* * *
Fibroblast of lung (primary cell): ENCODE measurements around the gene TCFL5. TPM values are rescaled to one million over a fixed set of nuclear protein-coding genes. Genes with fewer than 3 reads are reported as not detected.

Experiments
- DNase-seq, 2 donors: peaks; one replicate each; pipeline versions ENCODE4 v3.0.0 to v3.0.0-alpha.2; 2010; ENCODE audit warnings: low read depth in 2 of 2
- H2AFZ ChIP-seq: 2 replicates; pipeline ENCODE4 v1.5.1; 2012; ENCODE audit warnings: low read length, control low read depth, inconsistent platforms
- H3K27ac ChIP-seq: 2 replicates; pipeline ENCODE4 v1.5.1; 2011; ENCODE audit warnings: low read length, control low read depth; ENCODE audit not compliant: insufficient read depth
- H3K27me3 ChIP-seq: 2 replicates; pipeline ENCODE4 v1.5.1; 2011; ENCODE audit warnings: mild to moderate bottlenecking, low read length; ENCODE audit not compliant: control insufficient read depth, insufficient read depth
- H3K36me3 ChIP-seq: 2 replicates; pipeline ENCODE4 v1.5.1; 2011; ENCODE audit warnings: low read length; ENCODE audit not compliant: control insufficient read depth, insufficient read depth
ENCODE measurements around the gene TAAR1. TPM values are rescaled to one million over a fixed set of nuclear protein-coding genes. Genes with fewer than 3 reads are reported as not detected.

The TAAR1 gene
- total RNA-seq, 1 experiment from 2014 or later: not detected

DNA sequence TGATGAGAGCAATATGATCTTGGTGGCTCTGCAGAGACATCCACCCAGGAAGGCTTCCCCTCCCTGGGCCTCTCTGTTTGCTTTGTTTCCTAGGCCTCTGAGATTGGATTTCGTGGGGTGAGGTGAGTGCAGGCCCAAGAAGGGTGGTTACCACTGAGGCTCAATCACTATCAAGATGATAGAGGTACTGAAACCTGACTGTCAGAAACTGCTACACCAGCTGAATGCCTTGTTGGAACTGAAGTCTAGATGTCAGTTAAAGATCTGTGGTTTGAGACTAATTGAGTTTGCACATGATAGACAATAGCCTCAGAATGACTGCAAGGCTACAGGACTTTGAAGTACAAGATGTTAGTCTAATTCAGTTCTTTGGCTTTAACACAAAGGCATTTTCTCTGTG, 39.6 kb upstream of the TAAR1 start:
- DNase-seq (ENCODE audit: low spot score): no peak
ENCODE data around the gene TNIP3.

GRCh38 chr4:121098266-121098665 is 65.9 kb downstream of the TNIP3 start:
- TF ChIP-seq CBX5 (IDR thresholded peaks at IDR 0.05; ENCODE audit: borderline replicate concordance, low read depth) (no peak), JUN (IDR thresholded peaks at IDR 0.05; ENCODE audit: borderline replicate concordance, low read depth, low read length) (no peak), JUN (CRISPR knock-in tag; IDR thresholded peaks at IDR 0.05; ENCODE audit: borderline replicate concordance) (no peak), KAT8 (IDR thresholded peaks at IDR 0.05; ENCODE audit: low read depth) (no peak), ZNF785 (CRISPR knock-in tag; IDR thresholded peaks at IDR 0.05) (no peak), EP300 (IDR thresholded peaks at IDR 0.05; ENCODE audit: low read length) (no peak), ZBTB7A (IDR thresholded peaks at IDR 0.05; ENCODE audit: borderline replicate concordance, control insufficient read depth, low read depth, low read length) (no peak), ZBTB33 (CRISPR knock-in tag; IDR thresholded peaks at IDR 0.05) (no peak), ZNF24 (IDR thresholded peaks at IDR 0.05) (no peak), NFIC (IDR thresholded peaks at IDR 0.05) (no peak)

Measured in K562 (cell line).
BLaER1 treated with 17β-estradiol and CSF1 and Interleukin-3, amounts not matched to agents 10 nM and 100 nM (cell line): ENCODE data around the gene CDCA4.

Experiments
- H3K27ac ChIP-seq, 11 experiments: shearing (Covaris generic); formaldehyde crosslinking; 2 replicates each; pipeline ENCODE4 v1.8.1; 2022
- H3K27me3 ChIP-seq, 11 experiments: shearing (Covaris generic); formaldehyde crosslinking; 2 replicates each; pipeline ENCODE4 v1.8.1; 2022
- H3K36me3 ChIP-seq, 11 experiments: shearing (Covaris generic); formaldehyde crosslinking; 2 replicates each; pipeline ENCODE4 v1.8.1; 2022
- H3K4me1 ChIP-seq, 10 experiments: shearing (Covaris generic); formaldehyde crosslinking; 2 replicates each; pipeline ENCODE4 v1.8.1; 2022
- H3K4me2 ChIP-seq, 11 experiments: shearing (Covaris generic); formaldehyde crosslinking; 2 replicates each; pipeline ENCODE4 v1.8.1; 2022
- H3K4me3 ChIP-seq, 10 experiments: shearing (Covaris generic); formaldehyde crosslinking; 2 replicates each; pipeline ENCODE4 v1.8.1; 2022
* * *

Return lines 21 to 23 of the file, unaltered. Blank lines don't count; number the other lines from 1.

- H3K36me3 ChIP-seq, 11 experiments: shearing (Covaris generic); formaldehyde crosslinking; 2 replicates each; pipeline ENCODE4 v1.8.1; 2022
- H3K4me1 ChIP-seq, 10 experiments: shearing (Covaris generic); formaldehyde crosslinking; 2 replicates each; pipeline ENCODE4 v1.8.1; 2022
- H3K4me2 ChIP-seq, 11 experiments: shearing (Covaris generic); formaldehyde crosslinking; 2 replicates each; pipeline ENCODE4 v1.8.1; 2022